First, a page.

All too human: is this the enquiring mind of a future Prime Minister?

Village People at the party conferences
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Indy Politics

Strange, in retrospect, to think that the people who rallied to Ed Miliband's leadership campaign last year came up with the phrase "Ed Speaks Human". Miliband never allowed it to become an authorised slogan because of the back-handed insult to his brother, but his backers really thought one of Ed's great assets was that he was normal and down to earth alongside the geekish David, who made a fleeting appearance in Liverpool yesterday.

Ed may be Mr Normal within the confines of the Miliband family, but to the public he looks like a policy wonk. But answers he gave in an interview in yesterday's Observer tell a different story, if you believe them.

The Labour leader claims that he does not read newspapers, does not follow opinion polls with any interest, did not watch or read Nick Clegg's conference speech last week and has not read his own biography by Mehdi Hasan and James Macintyre, and that the only books he read over the summer break were crime fiction and One Day by David Nicholls.

Really? That is the level of intellectual interest of the son of one of the great Marxist intellectuals of the previous generation? If true, standards are slipping.

Stuck record of the day

In a mercifully brief speech, Ken Livingstone, Labour's candidate in the upcoming contest for the London mayoralty, mentioned Boris Johnson by name 22 times

A shadow minister who's kicking goals

Congratulations to Andy Burnham, the shadow Education Secretary, for saving the Labour team from humiliation in their annual football match against the press. He led the fightback which took the score from 2-0 down at half time to 3-2, and scored one of those two face-saving goals. His team arrived in style, in a bus previously used by the England squad. Pity about the number plates. The night before, somebody stole them.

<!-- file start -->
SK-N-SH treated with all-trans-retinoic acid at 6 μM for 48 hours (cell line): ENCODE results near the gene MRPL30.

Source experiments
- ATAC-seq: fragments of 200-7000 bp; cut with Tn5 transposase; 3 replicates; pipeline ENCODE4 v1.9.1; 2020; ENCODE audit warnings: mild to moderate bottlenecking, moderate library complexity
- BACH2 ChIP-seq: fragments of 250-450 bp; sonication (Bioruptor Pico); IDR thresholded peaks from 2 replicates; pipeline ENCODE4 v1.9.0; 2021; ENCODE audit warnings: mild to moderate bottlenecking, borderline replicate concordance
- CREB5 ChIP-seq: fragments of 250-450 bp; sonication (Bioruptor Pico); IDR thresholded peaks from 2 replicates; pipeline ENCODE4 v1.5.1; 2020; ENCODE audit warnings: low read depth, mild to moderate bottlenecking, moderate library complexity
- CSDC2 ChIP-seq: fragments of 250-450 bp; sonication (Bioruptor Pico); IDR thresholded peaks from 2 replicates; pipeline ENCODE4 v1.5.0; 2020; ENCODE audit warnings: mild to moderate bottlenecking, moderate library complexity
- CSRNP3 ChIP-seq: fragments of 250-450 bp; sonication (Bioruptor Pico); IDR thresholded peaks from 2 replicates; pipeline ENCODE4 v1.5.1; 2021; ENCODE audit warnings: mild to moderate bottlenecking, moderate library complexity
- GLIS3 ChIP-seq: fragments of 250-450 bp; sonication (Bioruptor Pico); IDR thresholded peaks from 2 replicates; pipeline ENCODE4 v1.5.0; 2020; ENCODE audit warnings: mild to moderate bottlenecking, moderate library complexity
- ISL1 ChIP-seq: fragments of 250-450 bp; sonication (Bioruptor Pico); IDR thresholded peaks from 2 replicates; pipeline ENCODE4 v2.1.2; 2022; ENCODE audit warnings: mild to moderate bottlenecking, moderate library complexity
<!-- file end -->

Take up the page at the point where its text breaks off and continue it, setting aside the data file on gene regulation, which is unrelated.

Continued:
Plain talk with no purple passages

It is less than a week since the appearance of the Purple Book, in which six former Cabinet ministers, eight members of the present shadow Cabinet, and other Labour stars set out their suggestions on how to return the party to power. It is one of those intellectual exercises much loved by the sorts who congregate around Labour think tanks with names like Progress and Compass, but among delegates in Liverpool one senses a hovering mist of total indifference. Iain McNicol, a product of the trade union movement who is taking over as Labour's General Secretary, won a hearty round of applause for this section of his speech: "I haven't read every pamphlet by Compass and Progress, I'm not absolutely sure what the differences are between Blue Labour, Red Labour and Purple Labour, but I've always paid my union dues and my party subs, I've never ducked a leaflet round and I've never crossed a picket line."

That is the sort of guy Labour delegates like – especially for the bit about never crossing a picket line.

Prescott shows his true colours

John Prescott, absent from the conference in body but present in spirit, also contributed his thoughts on the Purple Book, via Twitter, and in doing so, I am afraid he showed his age. He tweeted: "It seems the Beautiful People have become the Purple People Eaters. Is that really Progress?" The cultural references may need explaining. The "beautiful people" – Prescott's name for the Blairites – is a phrase from a Beatles track "Baby You're a Rich Man", released in 1967 as the B side to "All You Need is Love". "Purple People Eater" was a novelty song ("I said Mr Purple People Eater, what's your line? He said eating purple people, and it sure is fine") that reached No 1 in 1958. Lord Prescott remembers it because he was 20, but your average Twitter user has parents who were born later than that.